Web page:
Nevertheless, the colour of the paper is the same when comparing them side by side under long wave ultraviolet light.

Fred.

Fred Sellars09/03/2021 11:16:05
598 forum posts
264 photos

On inspecting many of these 9d phosphor stamps, l discovered that they can be found on two distinct types of paper from which they were printed.

I was unable to find any contaminated nor fluorescent papers with these 9d's and discovered that the oxidised cream variation to be much more prolific than the whiter paper variety being the one currently listed in the specialised catalogue, making the whiter paper more elusive than the oxidized cream paper version.

Here are two attachments depicting both the cream and whiter papers to be found as seen under long wave ultraviolet light.

img_20210308_234056.jpg

img_20210309_003525.jpg

Good hunting ! I hope you find some of those more elusive papers. Fred.

Fred Sellars12/03/2021 12:29:29
598 forum posts
264 photos

The reason for the production of the post 1962 oxidised cream and fluorescent papers was instigated due to the fact that contaminants had been discovered in the some of the stamp papers produced from around 1964.

img_20210312_104009.jpg

Two methods was implemented in order to alleviate the problem encountered, one procedure used was the use of a chemical oxidation process to remove them, the other method being the addition of optical brightening agents in which to obscure them, but in doing so two new types of paper was created, giving a total of 3 unlisted papers in the specialised catalogues.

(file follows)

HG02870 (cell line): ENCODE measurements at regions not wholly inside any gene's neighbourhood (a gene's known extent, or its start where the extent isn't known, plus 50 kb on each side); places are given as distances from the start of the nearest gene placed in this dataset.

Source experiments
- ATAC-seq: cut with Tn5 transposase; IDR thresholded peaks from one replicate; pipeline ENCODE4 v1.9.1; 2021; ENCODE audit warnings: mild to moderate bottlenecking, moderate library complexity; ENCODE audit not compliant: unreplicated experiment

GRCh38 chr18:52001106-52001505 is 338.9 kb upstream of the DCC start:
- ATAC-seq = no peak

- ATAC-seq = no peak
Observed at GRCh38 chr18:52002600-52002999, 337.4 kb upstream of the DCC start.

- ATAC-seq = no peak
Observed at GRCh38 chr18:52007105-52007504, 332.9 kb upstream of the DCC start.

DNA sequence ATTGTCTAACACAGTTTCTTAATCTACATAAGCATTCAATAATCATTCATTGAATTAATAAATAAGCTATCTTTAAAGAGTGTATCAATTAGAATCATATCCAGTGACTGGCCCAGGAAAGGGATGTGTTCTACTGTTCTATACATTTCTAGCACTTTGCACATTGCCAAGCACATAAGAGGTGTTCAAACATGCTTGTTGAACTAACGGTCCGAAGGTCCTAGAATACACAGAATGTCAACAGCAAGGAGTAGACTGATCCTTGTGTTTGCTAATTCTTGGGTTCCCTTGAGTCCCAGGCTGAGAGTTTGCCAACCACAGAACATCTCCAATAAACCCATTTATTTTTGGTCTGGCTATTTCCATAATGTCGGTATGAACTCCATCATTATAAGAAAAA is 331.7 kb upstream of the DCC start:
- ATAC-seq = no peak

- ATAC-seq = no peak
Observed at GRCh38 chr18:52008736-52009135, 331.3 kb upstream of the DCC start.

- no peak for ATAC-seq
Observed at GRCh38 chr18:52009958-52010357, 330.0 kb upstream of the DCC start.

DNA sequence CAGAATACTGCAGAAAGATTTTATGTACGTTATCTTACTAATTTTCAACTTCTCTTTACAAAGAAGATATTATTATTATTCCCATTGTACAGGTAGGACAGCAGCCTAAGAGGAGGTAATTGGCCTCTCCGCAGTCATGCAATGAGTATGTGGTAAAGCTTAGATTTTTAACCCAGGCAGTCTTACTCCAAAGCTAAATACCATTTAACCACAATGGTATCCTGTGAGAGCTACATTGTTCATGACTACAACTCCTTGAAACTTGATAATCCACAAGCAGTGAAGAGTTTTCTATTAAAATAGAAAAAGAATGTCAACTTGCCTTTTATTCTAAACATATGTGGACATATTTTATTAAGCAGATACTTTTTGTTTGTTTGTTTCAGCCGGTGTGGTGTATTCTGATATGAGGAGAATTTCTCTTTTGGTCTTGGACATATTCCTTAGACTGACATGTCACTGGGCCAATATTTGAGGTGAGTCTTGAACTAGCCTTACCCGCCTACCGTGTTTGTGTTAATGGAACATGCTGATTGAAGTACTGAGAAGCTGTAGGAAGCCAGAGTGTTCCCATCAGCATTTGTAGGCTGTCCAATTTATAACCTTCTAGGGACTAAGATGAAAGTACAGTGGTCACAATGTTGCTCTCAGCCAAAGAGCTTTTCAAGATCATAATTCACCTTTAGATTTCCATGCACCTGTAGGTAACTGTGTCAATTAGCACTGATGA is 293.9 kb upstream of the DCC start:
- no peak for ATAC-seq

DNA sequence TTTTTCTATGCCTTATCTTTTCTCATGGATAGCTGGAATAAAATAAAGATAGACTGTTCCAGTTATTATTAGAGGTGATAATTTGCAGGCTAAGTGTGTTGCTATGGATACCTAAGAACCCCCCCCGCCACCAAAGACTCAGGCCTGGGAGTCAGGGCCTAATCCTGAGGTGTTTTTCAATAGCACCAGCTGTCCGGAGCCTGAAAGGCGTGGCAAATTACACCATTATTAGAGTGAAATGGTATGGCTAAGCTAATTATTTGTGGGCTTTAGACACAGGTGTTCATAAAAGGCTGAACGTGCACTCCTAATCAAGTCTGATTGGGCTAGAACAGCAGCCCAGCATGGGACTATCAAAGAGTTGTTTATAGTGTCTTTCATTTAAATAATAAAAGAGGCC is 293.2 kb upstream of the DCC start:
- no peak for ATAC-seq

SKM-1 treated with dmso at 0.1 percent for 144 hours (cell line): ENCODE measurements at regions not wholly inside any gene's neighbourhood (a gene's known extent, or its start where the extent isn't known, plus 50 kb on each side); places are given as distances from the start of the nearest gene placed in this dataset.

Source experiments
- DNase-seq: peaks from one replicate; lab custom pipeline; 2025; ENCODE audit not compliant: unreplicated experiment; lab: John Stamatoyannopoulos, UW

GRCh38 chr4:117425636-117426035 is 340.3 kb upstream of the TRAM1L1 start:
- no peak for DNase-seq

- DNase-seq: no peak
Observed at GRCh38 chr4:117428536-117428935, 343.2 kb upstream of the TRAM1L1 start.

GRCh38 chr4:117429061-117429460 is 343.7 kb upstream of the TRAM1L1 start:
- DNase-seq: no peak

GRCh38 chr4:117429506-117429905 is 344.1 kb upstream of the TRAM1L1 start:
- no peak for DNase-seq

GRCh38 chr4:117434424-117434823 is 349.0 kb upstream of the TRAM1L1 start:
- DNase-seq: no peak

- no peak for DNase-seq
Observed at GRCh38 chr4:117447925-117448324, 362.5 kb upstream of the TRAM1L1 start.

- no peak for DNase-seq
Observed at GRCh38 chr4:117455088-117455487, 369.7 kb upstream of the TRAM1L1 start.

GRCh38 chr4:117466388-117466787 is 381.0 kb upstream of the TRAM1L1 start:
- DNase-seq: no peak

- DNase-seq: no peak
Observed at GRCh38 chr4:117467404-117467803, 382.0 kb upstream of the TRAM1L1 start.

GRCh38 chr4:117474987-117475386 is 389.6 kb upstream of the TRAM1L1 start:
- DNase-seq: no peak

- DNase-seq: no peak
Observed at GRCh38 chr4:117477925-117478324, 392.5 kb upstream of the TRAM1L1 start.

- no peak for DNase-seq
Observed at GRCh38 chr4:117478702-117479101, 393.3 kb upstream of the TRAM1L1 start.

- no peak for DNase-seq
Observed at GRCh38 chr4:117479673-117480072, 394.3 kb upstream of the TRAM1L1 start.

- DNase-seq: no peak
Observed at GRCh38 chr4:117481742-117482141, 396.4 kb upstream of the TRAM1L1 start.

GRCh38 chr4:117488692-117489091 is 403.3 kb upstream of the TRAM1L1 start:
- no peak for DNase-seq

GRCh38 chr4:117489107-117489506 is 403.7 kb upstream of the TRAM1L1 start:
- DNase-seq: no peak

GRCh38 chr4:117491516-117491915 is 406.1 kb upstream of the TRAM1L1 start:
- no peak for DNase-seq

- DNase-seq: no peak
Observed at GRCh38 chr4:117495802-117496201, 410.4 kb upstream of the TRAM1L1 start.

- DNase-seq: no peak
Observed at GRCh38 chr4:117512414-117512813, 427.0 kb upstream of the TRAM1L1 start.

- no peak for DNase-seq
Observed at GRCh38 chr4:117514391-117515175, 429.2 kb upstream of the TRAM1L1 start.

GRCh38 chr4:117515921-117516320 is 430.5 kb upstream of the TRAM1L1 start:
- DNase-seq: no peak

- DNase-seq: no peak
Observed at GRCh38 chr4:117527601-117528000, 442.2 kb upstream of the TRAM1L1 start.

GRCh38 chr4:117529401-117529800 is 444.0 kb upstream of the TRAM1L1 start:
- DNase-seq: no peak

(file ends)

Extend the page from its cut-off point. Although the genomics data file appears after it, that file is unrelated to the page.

Contaminated, oxidised creams and fluorescent papers, all of which can be found in this topic of "CREAM Vs WHITE". Fred.

Edited By Fred Sellars on 12/03/2021 12:41:47

Fred Sellars27/03/2021 09:15:28
598 forum posts
264 photos

The oxidised cream and fluorescent papers of the 4d value : Contaminated problem solved ?

img_20210327_090013.jpg

By solving one problem they created two additional types of paper that are not listed. Fred.

Fred Sellars23/04/2021 08:36:44
598 forum posts
264 photos

Based on various findings, it's quite possible that some collectors who have purchased the cream paper versions may have inadvertently been sold an oxidized cream one by mistake, as the majority of the original cream papers are more opaque and not as translucent as the oxidized papers from the printings from around 1964 onwards.

Nevertheless, the oxidized cream papers in some instances could be much scarcer than some of the original cream ones. Fred.

Fred Sellars01/05/2021 16:44:02
598 forum posts
264 photos

I have come across another commemorative that appears to have been printed on two different types of paper as can be seen of the 1970 5d (one of the last 3 pre-decimal Christmas stamps to be issued).

img_20210501_160834.jpg

Although in used condition, the difference is quite striking when comparing the two types of paper used to print this stamp on its 51st anniversary. Fred.